Kaja Saudek, twin brother of the famous photographer Jan Saudek, was born in Czechia in 1935. When still young, he read a lot of Marvel superhero comics, which inspired him to become a comic artist. He developed his own original style, full of exaggerated backgrounds and little jokes. As one of the first Czech comic artist he started making adult comics, during the 1960s. Many of his stories were left unfinished because of censorship, which thought his style was too Western, or "injurious capitalistic kitsch".
Kaja Saudek started 'Muriel a andele' ('Muriel and the angels'), an erotic epic inspired by Forest's 'Barbarella', and written by Milos Macourek. The first two parts of the series, over 250 pages, were finished when the country was taken over by Russia, due to the Warsaw pact. It meant that Saudek had to stop his series. Only a black & white preview appeared in magazine Mlady Svet.
Saudek tried his luck in foreign magazines; he published his erotic story 'Sylterella' in a German journal, but never received his payment. He did some contributions to Polish and Yugoslavian magazines before making the propagandistic strip 'Major Zeman', adapting a popular TV series. The ironic nature of Saudek's work led to yet another publication ban, and Saudek had to make a living drawing illustrations for children's magazines.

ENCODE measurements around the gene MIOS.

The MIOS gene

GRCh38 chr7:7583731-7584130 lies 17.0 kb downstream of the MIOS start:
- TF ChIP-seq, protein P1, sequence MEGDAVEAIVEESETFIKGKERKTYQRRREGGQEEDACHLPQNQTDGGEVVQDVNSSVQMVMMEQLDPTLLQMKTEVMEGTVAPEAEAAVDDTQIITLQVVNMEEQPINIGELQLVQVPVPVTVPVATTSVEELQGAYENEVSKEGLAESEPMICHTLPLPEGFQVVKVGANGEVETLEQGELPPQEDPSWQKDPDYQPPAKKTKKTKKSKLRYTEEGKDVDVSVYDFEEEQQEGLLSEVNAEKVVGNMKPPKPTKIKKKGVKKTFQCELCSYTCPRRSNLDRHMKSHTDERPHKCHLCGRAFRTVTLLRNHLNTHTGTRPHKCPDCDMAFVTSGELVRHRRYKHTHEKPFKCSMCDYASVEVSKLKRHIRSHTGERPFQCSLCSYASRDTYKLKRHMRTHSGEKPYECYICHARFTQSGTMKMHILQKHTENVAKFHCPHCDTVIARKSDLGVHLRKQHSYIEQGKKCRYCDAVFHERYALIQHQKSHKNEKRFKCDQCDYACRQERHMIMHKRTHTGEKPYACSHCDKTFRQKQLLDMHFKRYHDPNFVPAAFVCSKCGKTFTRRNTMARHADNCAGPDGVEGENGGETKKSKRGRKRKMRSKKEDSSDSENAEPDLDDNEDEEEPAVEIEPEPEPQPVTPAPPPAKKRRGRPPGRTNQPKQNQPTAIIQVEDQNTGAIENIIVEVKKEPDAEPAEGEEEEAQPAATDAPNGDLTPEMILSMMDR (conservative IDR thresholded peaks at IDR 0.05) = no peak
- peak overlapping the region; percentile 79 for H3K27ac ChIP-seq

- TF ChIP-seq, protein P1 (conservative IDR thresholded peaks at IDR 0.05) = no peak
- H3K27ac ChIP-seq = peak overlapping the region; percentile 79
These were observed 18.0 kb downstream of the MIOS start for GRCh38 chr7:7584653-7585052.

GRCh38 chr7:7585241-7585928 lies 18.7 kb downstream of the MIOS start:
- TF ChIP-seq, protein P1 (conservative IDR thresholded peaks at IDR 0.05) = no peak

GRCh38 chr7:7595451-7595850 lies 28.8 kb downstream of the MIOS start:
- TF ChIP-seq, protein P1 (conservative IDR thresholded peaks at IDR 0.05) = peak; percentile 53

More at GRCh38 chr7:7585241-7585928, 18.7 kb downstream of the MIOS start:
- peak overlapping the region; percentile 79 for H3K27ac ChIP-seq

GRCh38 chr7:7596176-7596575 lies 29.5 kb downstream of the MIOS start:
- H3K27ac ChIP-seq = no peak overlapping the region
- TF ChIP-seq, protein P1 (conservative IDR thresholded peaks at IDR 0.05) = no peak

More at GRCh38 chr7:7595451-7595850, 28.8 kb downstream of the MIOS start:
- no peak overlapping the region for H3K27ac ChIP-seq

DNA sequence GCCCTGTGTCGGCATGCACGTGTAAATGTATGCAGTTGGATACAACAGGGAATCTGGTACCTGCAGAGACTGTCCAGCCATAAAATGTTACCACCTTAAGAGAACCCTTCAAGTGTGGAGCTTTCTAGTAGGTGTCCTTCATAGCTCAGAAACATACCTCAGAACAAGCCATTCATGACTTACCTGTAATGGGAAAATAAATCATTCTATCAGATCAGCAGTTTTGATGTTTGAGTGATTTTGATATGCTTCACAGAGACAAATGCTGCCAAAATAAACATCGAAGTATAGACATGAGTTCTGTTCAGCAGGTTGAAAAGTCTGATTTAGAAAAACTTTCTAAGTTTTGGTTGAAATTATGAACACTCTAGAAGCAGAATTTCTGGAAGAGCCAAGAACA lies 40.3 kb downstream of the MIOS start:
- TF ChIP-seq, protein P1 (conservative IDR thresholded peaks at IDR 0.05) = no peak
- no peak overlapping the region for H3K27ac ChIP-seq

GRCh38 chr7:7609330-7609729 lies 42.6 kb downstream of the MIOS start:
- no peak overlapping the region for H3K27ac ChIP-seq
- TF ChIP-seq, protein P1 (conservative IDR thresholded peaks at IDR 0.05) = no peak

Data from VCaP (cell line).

He continued to produce comics for the half-illegal bulletin in the Czech Speleology Society, such as 'Arnal a dva draci zuby' ('Arnal and the Two Dragon's Teeth'), which was eventually translated to Polish, Hungarian, Finnish and Norwegian. After the fall of communism many of Kaja Saudek's older comics were published, in hundred of thousands of copies. Saudek himself however drifted away from comics and focused on making explicit illustrations for erotic magazines. Nonetheless, Kaja Saudek remains one of the most important and influential Czech comic artists, nicknamed "the King of Czech Comics".